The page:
This Best-Selling Author Just Donated $2 Million to School Libraries
Right in time for International Literacy Day.
James Patterson isn’t giving up on getting books into the hands of children.
The author announced to the Associated Press on Thursday that he’s following through with his 2018 pledge to give $2 million to the “Patterson Pledge” to support classroom libraries. As part of the campaign, $500 grants will be given out to 4,000 teachers across the country. The donations will also be matched by 500 “Bonus Points” from Scholastic Book Clubs.
Known for his novels, including hit series such as Alex Cross and Women’s Murder Club, Patterson said in a statement he was “thrilled” to assist teachers and their “extraordinary efforts” to get children reading. His grants are especially needed as classrooms across the country lack stocked libraries.
.@JP_Books and @ScholasticClub are working together to give 4,000 teachers $500 and 500 Bonus Points to help build their classroom libraries! Teachers: You have until July 31 to apply > https://t.co/jhXosg7bFK#PattersonPledgepic.twitter.com/toHyw4eZjJ— Scholastic (@Scholastic) July 24, 2018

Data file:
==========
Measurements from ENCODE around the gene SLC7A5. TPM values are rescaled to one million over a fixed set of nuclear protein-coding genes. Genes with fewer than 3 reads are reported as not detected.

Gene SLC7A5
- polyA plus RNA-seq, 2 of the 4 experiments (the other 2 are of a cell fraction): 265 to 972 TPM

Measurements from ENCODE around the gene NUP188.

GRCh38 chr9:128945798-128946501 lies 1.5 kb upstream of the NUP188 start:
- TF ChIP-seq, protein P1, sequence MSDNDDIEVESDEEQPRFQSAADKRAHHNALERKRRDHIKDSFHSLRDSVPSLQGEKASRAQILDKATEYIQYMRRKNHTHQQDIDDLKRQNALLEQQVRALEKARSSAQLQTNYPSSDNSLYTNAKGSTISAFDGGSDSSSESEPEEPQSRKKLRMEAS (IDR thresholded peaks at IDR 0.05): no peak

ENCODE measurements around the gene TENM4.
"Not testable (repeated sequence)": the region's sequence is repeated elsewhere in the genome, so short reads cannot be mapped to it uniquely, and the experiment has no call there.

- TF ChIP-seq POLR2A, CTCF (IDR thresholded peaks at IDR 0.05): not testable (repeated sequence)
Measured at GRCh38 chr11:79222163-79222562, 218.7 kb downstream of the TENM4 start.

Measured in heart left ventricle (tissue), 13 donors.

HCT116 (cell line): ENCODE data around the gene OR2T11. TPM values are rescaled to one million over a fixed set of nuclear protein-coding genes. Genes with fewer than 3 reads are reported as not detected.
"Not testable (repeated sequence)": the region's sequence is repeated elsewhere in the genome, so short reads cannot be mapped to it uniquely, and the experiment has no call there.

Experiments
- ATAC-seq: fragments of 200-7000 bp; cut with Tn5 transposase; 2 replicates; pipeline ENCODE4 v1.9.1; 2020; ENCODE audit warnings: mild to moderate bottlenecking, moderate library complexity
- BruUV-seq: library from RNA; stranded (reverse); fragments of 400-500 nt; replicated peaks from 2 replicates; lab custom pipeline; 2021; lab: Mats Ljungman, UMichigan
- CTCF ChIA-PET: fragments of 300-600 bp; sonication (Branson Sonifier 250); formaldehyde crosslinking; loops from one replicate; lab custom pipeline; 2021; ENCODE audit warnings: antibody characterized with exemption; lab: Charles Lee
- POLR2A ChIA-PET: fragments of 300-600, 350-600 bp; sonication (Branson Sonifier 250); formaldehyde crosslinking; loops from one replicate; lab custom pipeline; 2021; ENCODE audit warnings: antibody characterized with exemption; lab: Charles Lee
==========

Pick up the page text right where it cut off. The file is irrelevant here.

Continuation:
Patterson’s announcement comes two days before the United Nations Educational, Scientific, and Cultural Organization (UNESCO) International Literacy Day on Sept. 8, which aims to raise global awareness on illiteracy issues.
Patterson has a strong philanthropy track record. The multi-genre author, who has topped Forbes’ highest-paid authors list three times, has donated millions to literacy programs and independent bookstores over the years. The best-selling novelist has donated more than $7 million to pre-K to 12th grade educators through the Patterson Pledge, first launched in 2015.
That same year, former President Obama assigned Patterson to coordinate the White House’s support of US independent bookstores.
Inspired by his son, who didn’t like books very much, Patterson started motivating children to read in 2008 with ReadKiddoRead.com. The website helps parents find enjoyable books for their kids.
Children aren’t the only ones who need more access to books. There are currently 750 million adults, including 102 million young people between the ages of 15 and 24, who lack basic literacy skills, according to UNESCO. Six out of 10 children and adolescents are not achieving minimum proficiency reading levels. An estimated 267 million children and adults who have graduated school could still potentially join the future adult population struggling with illiteracy.
Efforts like Patterson’s could certainly help.